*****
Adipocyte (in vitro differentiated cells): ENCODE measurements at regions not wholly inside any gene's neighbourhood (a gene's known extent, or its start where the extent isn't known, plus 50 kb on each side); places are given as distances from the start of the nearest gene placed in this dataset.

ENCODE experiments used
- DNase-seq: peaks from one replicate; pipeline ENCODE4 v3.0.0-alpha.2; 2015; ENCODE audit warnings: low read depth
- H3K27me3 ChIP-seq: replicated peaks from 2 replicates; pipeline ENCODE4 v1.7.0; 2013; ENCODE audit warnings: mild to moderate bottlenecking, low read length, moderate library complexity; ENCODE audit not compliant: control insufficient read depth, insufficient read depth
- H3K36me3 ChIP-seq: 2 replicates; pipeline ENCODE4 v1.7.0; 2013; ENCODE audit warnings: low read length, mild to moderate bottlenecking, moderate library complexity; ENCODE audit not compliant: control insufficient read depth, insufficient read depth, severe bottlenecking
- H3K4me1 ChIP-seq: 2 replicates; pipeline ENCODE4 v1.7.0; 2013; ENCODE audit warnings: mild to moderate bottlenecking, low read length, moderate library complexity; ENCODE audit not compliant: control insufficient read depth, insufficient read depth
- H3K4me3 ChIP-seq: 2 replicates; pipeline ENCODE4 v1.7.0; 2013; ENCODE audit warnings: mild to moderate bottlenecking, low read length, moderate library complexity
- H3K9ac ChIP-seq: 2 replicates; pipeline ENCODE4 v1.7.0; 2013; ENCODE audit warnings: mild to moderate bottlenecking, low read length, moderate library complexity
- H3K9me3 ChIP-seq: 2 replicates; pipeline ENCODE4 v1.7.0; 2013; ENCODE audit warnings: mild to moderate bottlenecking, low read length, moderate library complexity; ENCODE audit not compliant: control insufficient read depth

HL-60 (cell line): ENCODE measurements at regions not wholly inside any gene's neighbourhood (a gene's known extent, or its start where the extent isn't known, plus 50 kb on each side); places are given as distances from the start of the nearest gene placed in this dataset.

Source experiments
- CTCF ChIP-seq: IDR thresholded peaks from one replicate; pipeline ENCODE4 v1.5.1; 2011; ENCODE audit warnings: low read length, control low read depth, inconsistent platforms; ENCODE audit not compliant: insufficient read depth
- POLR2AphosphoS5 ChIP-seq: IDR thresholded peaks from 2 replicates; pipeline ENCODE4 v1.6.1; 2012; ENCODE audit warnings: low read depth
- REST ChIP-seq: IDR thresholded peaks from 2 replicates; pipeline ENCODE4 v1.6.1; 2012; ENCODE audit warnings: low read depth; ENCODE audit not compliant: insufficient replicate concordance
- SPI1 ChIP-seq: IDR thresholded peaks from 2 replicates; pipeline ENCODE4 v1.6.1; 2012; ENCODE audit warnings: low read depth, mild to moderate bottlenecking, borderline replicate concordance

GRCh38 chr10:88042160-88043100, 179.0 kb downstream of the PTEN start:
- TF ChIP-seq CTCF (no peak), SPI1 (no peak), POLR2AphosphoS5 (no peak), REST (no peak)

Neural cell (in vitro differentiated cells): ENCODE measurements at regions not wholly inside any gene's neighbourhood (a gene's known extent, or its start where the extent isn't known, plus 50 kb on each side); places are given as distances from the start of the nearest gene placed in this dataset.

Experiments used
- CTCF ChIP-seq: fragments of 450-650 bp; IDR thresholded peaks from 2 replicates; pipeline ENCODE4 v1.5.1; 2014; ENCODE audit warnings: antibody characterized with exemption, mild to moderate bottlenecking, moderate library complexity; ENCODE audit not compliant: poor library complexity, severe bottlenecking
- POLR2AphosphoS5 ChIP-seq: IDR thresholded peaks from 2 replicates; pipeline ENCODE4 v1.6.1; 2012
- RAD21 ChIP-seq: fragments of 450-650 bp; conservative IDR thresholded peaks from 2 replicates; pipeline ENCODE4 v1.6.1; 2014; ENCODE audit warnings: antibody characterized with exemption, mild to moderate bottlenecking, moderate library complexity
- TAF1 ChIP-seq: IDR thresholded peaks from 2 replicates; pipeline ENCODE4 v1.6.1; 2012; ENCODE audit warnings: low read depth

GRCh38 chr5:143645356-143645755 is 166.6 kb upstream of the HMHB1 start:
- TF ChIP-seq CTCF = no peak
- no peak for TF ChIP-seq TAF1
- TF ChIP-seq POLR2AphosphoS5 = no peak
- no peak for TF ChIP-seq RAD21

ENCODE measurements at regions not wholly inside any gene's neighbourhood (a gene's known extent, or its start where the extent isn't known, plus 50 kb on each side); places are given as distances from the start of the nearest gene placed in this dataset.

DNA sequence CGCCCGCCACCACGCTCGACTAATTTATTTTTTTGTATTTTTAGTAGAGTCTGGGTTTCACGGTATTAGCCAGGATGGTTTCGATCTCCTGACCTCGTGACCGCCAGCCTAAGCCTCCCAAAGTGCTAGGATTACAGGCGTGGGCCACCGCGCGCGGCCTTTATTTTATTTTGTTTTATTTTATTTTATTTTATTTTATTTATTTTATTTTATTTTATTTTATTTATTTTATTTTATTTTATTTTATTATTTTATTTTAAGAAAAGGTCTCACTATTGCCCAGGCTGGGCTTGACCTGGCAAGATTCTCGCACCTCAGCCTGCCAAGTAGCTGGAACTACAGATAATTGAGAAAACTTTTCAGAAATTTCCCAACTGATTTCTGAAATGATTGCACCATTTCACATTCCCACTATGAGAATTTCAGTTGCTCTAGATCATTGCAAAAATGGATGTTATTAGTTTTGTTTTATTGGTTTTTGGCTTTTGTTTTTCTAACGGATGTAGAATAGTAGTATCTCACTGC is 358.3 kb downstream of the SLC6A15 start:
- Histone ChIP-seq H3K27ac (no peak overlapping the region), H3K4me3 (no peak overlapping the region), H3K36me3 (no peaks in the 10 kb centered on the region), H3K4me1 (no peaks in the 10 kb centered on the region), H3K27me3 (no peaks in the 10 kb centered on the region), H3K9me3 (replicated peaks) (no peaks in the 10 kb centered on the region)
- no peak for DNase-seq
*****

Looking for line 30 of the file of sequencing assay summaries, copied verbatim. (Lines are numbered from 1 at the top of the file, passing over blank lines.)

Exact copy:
DNA sequence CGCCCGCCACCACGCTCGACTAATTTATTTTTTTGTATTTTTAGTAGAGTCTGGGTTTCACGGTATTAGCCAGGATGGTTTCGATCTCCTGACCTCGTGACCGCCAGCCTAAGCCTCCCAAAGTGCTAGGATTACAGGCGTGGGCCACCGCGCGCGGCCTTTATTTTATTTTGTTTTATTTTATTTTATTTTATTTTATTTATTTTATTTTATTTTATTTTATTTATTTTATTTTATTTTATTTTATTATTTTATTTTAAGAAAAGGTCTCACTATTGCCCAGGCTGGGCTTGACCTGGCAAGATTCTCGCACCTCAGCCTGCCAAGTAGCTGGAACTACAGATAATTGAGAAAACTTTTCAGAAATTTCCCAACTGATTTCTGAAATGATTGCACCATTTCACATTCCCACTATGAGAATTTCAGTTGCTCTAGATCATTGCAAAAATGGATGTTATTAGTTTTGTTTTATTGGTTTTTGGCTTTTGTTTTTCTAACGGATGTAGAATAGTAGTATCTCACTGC is 358.3 kb downstream of the SLC6A15 start: